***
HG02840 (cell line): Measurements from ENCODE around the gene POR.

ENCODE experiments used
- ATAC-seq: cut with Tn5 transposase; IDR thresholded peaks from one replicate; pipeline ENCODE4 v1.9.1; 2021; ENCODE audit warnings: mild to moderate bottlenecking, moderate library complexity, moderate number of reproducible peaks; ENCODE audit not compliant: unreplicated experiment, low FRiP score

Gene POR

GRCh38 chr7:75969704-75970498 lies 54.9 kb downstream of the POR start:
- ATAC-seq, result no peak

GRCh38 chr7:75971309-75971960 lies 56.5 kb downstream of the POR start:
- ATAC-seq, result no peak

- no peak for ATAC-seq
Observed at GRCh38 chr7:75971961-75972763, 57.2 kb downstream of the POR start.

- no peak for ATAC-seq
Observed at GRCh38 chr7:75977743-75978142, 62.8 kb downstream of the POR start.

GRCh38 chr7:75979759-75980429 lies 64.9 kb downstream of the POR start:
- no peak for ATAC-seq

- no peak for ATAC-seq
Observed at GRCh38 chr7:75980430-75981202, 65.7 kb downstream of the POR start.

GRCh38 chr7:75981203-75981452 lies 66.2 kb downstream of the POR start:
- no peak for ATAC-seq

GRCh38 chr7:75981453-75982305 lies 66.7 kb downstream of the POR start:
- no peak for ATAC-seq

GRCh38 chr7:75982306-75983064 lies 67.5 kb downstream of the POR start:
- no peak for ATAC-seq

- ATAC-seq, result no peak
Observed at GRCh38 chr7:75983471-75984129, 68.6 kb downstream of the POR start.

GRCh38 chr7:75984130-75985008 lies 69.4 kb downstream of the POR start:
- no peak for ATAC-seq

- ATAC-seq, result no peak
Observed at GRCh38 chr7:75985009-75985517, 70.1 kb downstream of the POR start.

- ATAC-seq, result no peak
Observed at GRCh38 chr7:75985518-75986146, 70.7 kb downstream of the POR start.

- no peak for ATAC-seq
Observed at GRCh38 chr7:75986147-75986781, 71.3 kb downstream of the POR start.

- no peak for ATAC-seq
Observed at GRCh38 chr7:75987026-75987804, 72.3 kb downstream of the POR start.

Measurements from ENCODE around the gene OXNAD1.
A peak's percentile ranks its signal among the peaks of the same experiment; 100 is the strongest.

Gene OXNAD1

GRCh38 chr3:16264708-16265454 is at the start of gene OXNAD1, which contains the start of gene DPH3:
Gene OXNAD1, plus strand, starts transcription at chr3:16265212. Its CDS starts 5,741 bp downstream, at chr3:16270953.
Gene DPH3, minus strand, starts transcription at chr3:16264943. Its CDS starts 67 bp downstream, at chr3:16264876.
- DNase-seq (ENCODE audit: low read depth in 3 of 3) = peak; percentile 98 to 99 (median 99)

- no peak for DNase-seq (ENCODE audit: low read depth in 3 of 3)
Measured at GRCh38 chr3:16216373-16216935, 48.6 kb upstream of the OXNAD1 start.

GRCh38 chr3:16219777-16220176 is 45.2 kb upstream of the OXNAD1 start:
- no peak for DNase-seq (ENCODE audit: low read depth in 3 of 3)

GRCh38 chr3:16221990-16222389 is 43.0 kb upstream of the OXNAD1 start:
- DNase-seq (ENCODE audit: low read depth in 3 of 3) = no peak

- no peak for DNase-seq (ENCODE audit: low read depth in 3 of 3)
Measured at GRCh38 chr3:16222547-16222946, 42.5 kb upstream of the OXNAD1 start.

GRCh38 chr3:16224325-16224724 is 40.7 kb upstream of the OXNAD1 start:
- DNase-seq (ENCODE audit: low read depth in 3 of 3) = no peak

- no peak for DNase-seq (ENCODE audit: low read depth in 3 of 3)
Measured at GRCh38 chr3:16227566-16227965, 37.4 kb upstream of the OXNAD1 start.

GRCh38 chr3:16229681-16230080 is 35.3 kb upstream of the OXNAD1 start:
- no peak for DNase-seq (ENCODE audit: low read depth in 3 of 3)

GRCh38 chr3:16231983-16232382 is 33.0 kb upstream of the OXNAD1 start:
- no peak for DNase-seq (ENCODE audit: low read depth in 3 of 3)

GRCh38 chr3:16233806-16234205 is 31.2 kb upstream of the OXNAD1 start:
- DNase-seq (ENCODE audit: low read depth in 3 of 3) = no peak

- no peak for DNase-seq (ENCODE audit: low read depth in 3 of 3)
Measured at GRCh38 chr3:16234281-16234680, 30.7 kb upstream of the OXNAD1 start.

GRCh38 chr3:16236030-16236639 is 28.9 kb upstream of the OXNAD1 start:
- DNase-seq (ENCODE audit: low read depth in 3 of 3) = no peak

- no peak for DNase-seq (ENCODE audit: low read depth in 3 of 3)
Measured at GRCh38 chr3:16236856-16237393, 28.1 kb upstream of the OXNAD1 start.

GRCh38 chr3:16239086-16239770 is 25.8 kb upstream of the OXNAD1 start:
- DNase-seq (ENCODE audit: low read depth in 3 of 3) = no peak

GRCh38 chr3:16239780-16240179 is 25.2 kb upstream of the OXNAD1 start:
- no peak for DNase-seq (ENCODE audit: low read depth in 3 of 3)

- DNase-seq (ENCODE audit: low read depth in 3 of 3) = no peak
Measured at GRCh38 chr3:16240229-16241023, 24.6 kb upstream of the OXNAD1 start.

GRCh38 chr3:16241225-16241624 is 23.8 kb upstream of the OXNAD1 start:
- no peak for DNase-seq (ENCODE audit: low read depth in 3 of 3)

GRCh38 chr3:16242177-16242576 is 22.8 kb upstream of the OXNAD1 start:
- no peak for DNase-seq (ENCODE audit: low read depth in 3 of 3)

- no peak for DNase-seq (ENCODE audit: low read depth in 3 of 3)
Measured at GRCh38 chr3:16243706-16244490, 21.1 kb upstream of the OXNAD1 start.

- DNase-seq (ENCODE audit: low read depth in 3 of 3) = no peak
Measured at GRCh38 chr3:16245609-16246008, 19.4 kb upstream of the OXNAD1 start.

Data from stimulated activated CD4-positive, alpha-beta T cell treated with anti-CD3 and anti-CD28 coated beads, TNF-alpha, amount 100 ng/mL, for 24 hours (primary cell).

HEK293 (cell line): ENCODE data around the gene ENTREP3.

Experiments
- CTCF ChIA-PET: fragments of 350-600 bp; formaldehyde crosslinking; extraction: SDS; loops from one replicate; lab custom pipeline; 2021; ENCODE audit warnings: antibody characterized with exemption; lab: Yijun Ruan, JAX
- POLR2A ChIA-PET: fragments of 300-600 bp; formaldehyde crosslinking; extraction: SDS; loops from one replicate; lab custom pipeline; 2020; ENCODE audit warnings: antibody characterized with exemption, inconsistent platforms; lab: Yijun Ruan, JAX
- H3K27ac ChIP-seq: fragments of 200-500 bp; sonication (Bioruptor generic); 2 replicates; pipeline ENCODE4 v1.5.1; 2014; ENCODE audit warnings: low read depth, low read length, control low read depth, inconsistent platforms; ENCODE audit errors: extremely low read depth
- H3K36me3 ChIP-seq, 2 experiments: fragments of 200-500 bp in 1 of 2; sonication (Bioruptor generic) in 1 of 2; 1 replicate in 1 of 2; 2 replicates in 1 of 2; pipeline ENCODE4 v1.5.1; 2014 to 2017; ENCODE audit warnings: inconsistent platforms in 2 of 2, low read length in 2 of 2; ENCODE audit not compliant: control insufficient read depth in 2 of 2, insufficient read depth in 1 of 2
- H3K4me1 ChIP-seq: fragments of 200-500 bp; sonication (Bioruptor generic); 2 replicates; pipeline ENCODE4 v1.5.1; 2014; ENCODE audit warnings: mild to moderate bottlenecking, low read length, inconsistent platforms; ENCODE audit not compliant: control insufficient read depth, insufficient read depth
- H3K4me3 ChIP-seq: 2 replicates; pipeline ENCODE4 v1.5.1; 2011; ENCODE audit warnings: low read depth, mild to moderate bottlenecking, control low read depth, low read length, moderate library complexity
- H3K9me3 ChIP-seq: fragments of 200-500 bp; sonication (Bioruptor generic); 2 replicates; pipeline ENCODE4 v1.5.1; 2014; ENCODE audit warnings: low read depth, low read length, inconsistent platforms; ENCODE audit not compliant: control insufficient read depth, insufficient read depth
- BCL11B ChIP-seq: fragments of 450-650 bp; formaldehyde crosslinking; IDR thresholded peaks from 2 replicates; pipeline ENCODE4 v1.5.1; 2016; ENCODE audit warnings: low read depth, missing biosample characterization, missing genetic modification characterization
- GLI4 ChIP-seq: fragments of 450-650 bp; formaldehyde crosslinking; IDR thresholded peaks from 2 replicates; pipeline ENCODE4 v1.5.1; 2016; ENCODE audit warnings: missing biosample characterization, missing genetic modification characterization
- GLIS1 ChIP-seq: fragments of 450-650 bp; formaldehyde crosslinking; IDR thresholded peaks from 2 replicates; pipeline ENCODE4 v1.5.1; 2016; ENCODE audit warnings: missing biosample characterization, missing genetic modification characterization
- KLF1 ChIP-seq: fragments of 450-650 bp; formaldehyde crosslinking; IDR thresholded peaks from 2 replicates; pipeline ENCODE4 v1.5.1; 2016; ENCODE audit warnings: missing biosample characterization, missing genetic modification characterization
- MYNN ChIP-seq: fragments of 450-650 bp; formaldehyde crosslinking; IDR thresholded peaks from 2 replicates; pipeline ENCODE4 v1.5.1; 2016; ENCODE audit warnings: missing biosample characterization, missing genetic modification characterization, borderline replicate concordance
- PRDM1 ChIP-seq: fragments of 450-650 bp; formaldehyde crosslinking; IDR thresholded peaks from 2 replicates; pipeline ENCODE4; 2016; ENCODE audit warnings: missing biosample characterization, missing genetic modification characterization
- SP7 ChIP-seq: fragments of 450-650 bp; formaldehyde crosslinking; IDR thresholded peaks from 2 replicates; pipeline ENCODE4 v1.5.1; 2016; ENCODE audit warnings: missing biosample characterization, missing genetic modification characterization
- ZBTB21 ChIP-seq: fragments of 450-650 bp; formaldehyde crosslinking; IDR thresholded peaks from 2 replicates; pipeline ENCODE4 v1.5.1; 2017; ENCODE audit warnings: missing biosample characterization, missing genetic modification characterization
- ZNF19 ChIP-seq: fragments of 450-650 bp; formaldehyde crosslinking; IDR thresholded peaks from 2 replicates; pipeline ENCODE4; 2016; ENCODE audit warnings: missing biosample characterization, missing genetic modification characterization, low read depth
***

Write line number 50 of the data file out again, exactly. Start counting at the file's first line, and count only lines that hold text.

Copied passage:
GRCh38 chr3:16224325-16224724 is 40.7 kb upstream of the OXNAD1 start: